185 United States v. Banks, 540 U.S. 31 (2003) (forced entry was permissible after officers executing a warrant to search for drugs knocked, announced “police search warrant,” and waited 15–20 seconds with no response).

186 In narcotics cases, magistrates are authorized to issue “no-knock” warrants if they find there is probable cause to believe (1) the property sought may, and if notice is given, will be easily and quickly destroyed or (2) giving notice will endanger the life or safety of the executing officer or another person. 21 U.S.C. § 879(b). See also D.C. Code, § 23–591.

187 Sgro v. United States, 287 U.S. 206 (1932).

188 Sgro v. United States, 287 U.S. 206 (1932).

189 Wilson v. Layne, 526 U.S. 603 (1999). Accord, Hanlon v. Berger, 526 U.S. 808 (1999) (media camera crew “ride-along” with Fish and Wildlife Service agents executing a warrant to search respondent’s ranch for evidence of illegal taking of wildlife).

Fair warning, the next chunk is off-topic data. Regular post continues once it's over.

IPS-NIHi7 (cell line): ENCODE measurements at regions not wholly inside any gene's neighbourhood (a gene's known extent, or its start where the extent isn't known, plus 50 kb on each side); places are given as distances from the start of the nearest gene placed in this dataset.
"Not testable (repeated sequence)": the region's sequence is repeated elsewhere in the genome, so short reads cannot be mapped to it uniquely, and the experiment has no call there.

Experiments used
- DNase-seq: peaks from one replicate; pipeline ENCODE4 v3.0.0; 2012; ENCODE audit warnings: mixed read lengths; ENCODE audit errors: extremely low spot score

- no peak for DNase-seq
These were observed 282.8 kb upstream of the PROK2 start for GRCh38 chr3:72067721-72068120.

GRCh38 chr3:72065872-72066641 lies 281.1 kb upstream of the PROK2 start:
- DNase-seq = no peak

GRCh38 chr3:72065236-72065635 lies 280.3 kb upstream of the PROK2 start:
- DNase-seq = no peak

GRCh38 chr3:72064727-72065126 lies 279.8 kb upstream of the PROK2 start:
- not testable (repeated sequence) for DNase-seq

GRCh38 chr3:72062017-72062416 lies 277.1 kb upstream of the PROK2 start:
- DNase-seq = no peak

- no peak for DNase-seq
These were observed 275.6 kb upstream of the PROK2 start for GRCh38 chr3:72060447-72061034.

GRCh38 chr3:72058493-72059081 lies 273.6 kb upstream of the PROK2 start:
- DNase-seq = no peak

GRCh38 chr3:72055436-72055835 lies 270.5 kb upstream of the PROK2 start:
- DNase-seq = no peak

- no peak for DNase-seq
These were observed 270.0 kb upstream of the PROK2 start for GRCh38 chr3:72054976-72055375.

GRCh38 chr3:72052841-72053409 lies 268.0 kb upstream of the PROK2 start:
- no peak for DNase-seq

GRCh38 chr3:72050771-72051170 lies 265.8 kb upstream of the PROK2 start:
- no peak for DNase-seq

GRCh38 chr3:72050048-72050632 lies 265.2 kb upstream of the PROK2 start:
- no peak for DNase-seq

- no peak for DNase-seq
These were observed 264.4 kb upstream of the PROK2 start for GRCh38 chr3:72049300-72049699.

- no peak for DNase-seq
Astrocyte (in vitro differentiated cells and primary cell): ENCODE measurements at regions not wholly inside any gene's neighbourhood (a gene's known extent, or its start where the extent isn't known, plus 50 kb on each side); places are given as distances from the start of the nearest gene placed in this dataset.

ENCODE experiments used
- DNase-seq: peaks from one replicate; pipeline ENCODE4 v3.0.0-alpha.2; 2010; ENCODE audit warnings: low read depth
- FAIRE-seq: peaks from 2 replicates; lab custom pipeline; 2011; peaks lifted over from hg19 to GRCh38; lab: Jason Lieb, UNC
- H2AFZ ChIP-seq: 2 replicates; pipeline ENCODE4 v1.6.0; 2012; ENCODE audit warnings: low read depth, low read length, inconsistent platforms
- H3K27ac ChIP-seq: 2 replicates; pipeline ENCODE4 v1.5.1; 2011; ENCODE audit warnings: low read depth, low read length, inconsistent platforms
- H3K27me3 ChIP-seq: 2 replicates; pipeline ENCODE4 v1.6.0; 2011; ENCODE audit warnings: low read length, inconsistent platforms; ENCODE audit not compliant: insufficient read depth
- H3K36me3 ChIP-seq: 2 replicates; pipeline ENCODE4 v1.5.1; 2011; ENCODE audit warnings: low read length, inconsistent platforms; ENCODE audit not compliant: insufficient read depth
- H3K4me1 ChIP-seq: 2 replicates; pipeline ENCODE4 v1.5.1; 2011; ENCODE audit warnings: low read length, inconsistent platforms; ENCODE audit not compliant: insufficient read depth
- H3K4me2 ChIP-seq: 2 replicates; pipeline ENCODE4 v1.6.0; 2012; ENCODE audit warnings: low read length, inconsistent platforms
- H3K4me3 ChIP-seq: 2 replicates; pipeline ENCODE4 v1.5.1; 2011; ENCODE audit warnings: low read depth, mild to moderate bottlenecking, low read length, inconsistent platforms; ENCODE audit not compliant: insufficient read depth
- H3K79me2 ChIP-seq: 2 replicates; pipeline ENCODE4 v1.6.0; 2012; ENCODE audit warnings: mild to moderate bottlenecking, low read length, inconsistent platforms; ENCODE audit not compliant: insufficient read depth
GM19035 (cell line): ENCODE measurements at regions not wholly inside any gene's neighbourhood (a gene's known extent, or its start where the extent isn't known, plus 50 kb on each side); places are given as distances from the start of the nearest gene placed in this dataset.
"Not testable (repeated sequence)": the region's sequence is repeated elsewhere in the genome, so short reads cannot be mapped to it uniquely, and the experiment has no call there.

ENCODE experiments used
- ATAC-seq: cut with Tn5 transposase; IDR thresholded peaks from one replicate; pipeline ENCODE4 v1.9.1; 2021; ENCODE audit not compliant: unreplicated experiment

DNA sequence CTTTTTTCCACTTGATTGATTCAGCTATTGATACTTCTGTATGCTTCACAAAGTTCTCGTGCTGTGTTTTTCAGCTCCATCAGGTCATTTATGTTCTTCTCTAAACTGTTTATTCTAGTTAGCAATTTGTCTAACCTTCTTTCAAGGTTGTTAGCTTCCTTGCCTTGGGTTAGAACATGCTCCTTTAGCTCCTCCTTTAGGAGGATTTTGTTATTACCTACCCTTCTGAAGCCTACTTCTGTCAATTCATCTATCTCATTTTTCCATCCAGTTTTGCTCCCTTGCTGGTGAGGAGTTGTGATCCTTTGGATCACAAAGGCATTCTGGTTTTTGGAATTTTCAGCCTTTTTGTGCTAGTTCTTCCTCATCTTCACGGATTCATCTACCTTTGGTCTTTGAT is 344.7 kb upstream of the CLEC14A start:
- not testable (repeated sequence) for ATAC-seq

190 Ybarra v. Illinois, 444 U.S. 85 (1979) (patron in a bar), relying on and reaffirming United States v. Di Re, 332 U.S. 581 (1948) (occupant of vehicle may not be searched merely because there are grounds to search the automobile). But see Maryland v. Pringle, 540 U.S. 366 (2003) (distinguishing Ybarra on basis that passengers in car often have “common enterprise,” and noting that the tip in Di Re implicated only the driver.

191 452 U.S. 692 (1981).